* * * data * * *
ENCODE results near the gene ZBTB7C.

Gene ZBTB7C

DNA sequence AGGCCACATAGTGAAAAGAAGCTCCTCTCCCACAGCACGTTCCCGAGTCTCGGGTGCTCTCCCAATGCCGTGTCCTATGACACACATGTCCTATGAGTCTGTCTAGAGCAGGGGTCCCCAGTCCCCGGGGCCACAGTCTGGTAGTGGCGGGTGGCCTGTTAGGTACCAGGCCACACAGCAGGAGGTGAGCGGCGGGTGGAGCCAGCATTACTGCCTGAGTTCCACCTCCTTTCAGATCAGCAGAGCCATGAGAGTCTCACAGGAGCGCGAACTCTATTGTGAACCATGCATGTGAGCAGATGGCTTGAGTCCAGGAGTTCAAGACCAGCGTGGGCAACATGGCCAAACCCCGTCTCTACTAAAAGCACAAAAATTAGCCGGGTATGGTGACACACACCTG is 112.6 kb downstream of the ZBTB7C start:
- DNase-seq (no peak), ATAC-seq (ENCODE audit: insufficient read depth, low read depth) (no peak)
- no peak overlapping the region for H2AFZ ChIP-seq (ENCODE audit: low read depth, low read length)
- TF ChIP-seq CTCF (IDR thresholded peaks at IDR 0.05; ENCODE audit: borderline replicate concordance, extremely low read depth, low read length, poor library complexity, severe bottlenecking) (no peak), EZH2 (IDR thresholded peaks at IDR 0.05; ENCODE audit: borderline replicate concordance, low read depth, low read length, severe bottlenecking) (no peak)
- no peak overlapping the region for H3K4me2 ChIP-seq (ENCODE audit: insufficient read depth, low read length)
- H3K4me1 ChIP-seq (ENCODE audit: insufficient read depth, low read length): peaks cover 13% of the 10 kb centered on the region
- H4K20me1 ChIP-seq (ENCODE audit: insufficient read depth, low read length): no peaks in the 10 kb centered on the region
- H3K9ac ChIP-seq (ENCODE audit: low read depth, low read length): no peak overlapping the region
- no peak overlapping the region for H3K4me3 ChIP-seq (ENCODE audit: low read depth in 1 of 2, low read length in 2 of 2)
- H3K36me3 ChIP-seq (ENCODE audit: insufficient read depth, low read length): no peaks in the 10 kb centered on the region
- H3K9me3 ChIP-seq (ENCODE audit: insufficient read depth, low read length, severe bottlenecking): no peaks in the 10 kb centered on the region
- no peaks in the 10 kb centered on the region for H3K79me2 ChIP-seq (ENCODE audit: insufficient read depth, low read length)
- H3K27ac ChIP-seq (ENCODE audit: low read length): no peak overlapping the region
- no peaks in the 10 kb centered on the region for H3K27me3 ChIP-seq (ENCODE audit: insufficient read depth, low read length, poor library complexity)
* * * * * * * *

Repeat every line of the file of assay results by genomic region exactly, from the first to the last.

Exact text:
ENCODE results near the gene ZBTB7C.

Gene ZBTB7C

DNA sequence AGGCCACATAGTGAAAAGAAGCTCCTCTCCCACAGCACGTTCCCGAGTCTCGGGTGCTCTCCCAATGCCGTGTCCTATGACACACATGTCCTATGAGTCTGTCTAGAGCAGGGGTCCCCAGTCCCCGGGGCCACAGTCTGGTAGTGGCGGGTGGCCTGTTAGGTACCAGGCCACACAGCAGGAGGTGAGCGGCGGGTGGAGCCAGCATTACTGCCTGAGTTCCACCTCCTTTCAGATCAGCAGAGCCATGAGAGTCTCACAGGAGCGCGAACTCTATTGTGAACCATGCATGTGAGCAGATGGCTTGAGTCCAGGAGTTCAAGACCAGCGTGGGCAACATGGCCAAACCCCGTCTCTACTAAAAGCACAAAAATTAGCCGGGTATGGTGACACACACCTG is 112.6 kb downstream of the ZBTB7C start:
- DNase-seq (no peak), ATAC-seq (ENCODE audit: insufficient read depth, low read depth) (no peak)
- no peak overlapping the region for H2AFZ ChIP-seq (ENCODE audit: low read depth, low read length)
- TF ChIP-seq CTCF (IDR thresholded peaks at IDR 0.05; ENCODE audit: borderline replicate concordance, extremely low read depth, low read length, poor library complexity, severe bottlenecking) (no peak), EZH2 (IDR thresholded peaks at IDR 0.05; ENCODE audit: borderline replicate concordance, low read depth, low read length, severe bottlenecking) (no peak)
- no peak overlapping the region for H3K4me2 ChIP-seq (ENCODE audit: insufficient read depth, low read length)
- H3K4me1 ChIP-seq (ENCODE audit: insufficient read depth, low read length): peaks cover 13% of the 10 kb centered on the region
- H4K20me1 ChIP-seq (ENCODE audit: insufficient read depth, low read length): no peaks in the 10 kb centered on the region
- H3K9ac ChIP-seq (ENCODE audit: low read depth, low read length): no peak overlapping the region
- no peak overlapping the region for H3K4me3 ChIP-seq (ENCODE audit: low read depth in 1 of 2, low read length in 2 of 2)
- H3K36me3 ChIP-seq (ENCODE audit: insufficient read depth, low read length): no peaks in the 10 kb centered on the region
- H3K9me3 ChIP-seq (ENCODE audit: insufficient read depth, low read length, severe bottlenecking): no peaks in the 10 kb centered on the region
- no peaks in the 10 kb centered on the region for H3K79me2 ChIP-seq (ENCODE audit: insufficient read depth, low read length)
- H3K27ac ChIP-seq (ENCODE audit: low read length): no peak overlapping the region
- no peaks in the 10 kb centered on the region for H3K27me3 ChIP-seq (ENCODE audit: insufficient read depth, low read length, poor library complexity)